The very first Cinematografo International Film Festival (CIFF), a film exhibition series and networking event designed to elevate and showcase emerging Filipino and Filipino-American talent, films and television content to the world stage, was launched in a by-invitation presser at the AMC Dine-In Kabuki 8 in San Francisco’s Japantown last week. The initial Cinematografo is a project of the leading Filipino media and entertainment company ABS-CBN International. The press conference was attended by representatives from various Bay Area publications, the San Francisco Film Commission, and the Philippine Consulate in San Francisco.
The vision and objective of Cinematografo was presented at the presser. Executive Director for CIFF 2017 John-D Lazatin says that “with all the content that we create, I believe that film is the strongest form. You’ve got narratives, documentaries, and shorts. Film is really a piece of art, and art is basically what we want to showcase.” Lazatin underlined that “Cinematografo’s objective really is to put the Filipino talent on the world stage.”
The Honorable Gregory Chew, San Francisco Arts Commissioner At Large, firmly stated that “we have to tell our stories, true stories, especially Asian films and stories. We’re 22 and a half million people in this country now and we don’t have enough voices.” That is why Chew strongly feels that Cinematografo is important.
Festival Director Miguel Sevilla recognizes the importance of movies as a platform to present the realities of the present times. Sevilla weighs in when he says “two countries, an ocean apart and long-time allies, have now reached a turning point in their respective histories. It is almost irresponsible, nay impossible, to celebrate Philippine cinema, the Filipino, and the Filipino-American, and not recognize how these issues have permeated our art of storytelling. More and more, in this era of fake news and alternative facts, we are now looking to movies as a source of truth.”
It is but fitting to premier Cinematografo International Film Festival in San Francisco where the city’s culture is diverse in terms of arts, music, food, and culture. According to CBS SF Bay Area, “the San Francisco Bay Area is home to some of the world’s most renowned film festivals. From intimate, small-town festivals to grand scale events featuring hundreds of movies and the biggest names in Hollywood.”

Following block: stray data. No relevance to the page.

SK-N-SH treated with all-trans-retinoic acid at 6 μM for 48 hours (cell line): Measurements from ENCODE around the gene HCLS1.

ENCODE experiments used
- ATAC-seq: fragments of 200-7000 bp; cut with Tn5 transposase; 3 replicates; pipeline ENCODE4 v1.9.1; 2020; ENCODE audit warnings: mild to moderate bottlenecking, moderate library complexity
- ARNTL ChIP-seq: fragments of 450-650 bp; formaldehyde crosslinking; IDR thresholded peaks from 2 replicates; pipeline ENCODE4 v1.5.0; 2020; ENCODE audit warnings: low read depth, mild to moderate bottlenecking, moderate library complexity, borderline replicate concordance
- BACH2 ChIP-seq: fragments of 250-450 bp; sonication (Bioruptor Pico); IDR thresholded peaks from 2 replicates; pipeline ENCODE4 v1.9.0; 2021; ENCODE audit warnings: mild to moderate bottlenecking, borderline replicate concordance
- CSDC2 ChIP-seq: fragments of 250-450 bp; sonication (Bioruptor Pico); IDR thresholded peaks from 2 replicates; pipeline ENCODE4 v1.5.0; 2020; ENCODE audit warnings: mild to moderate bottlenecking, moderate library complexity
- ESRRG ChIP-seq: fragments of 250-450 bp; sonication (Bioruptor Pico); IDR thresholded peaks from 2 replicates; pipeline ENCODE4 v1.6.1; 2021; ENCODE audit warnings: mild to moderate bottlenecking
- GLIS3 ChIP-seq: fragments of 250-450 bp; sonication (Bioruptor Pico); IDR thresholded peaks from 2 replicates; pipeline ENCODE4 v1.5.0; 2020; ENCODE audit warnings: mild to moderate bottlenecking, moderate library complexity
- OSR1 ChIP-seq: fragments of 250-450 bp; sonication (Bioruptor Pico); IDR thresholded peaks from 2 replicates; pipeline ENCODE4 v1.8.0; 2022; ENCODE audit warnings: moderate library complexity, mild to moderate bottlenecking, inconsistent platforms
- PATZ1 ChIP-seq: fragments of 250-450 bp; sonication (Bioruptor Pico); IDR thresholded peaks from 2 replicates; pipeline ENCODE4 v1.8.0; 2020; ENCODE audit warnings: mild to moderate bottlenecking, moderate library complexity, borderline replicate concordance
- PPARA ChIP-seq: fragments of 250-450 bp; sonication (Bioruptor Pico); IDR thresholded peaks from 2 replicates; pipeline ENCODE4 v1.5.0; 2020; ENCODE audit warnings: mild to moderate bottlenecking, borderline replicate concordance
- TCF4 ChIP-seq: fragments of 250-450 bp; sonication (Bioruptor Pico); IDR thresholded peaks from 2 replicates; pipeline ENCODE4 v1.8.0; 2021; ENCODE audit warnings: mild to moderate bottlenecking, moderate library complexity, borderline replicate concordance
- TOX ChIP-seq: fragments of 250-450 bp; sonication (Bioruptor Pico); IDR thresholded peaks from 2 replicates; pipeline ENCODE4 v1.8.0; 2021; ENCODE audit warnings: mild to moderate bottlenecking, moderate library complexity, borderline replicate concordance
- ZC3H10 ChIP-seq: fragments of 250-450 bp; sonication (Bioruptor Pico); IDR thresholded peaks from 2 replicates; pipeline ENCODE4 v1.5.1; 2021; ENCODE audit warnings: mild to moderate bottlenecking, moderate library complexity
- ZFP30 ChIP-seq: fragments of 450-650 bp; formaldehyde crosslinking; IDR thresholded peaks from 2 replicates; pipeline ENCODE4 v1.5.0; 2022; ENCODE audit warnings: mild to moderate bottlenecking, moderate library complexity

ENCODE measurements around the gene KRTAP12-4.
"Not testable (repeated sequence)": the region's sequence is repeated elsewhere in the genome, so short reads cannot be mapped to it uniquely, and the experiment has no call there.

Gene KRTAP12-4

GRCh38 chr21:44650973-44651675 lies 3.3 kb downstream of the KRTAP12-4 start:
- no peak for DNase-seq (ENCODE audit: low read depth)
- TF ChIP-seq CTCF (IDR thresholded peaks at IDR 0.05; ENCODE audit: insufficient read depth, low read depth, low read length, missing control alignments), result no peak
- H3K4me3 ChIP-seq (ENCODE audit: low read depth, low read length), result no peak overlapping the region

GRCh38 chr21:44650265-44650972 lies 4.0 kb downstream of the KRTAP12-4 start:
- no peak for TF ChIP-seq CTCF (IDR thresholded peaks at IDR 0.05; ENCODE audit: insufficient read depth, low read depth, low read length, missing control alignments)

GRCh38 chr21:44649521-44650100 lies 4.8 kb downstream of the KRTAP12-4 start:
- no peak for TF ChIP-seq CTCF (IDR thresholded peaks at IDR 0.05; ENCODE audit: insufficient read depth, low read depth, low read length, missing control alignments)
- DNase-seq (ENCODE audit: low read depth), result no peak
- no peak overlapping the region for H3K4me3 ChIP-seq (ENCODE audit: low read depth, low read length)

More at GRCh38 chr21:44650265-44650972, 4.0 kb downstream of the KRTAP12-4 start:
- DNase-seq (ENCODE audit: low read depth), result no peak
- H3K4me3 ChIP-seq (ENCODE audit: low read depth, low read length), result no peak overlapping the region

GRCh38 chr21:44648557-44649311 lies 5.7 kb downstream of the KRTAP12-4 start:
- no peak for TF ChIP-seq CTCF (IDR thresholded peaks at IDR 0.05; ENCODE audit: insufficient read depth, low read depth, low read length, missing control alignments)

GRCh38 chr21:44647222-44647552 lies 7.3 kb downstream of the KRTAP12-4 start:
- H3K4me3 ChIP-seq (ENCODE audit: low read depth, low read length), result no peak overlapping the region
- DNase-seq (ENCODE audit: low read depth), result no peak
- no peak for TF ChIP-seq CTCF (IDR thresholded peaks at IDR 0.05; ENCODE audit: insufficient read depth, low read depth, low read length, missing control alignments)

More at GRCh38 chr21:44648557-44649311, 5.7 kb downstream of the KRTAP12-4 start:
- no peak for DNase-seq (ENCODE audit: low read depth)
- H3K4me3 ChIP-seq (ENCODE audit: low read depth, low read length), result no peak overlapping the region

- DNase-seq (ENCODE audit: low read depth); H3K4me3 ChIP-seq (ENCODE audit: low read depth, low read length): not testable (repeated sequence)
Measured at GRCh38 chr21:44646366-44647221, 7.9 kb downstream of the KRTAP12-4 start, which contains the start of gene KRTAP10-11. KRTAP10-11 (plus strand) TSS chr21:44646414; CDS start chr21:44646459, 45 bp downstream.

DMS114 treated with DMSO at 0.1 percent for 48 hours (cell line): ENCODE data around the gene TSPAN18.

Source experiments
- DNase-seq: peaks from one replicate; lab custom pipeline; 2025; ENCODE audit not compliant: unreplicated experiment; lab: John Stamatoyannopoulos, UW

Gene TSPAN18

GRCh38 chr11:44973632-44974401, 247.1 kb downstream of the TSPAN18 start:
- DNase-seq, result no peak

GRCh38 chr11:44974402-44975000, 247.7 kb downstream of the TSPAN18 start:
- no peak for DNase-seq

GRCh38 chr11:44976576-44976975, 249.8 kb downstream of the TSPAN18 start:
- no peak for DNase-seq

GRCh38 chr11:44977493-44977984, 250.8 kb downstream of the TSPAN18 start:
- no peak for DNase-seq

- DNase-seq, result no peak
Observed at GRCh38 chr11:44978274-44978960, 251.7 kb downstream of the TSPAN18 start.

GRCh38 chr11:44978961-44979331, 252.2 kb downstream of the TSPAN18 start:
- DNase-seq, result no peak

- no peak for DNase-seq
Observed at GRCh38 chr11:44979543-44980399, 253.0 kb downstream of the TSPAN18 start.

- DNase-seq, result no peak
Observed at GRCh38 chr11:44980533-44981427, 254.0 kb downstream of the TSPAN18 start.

To have another festival like Cinematografo is not redundant, nor does it crowd the landscape. In fact, CIIF is a welcome addition because the festival offers the chance for these unique stories to be presented, and will help amplify the voices of the writers, directors, and producers who need an arena on which life, as seen through their lens, can unfold.
David Lamble, film critic for The Bay Area Reporter, argues that niche festivals are very important when he said that “it’s the festivals that give Bay Area film goers the chance to catch films that they otherwise couldn’t see.” Lamble adds that “for over half a century, people have been nurtured through film festivals to understand foreign films.” Festivals like Cinematografo is also very crucial for producers. According to Lamble, “this is their one shot to get an important, influential audience. Since the film is not likely to open in San Francisco, it’s the only shot you get. You better take advantage of it.”
Cinematografo happens on November 9-12 at the AMC Dine-In Kabuki 8 Theatres in Japantown. That will be a four-day exhibition of screenings, panels, and intimate industry networking that will feature narratives, documentaries, and short films from North America and the Philippines from Filipino and Filipino-American filmmakers.
The Festival opens with Ang Larawan (The Portrait), adapted from the musical play of the same title based on National Artist Nick Joaquin’s three-act play “A Portrait of a Filipino as an Artist.” Director Loy Arcenas, lead actress Rachel Alejandro, and composer Ryan Cayabyab will be attending the U.S. premiere on November 9.
There will also be conversations with three Filipino-American filmmakers who will preview their new films that are co-productions with Cinematografo Originals. Another highlight of the festival is a tribute to documentary filmmaker Ramona Diaz. Her latest, award-winning film Motherland (Sundance 2017), about one of the world’s largest maternity wards located in Manila, will be screened, followed by an intimate conversation about her work and prolific career as one of the most renowned Asian women documentary makers today.
There will also be industry forum and panels where influential and visionary Filipino, Asian-American and independent industry leaders and festival programmers can discuss Filipino and Asian American talent, international perceptions of the Philippines and Filipino culture, and to leverage common vision and share networks and collective resources.
Raffy Lopez, COO of ABS-CBN International, stated that he “has always believed that films are powerful purveyors of culture. When moviegoers leave the theaters, we provide them with a little more understanding of who we are or we trigger a curiosity or hunger for them to know and learn more about our culture and all its complexities and nuances. If all these translate into more conversations about Filipinos, and into a more positive attitude towards them, then the mission of ABS-CBN burns brightly in Cinematografo.”
A discussion at the Festival will tackle the imperative “The Minority as the New Majority.” It will focus on Filipinos as an often “invisible minority” throughout the world, including in the Asian-American media and film landscape. It is time to let the voices of a new era of storytellers be heard and resonate around the world for these are stories that depict the human condition, the realities that surround humanity in these most interesting of times.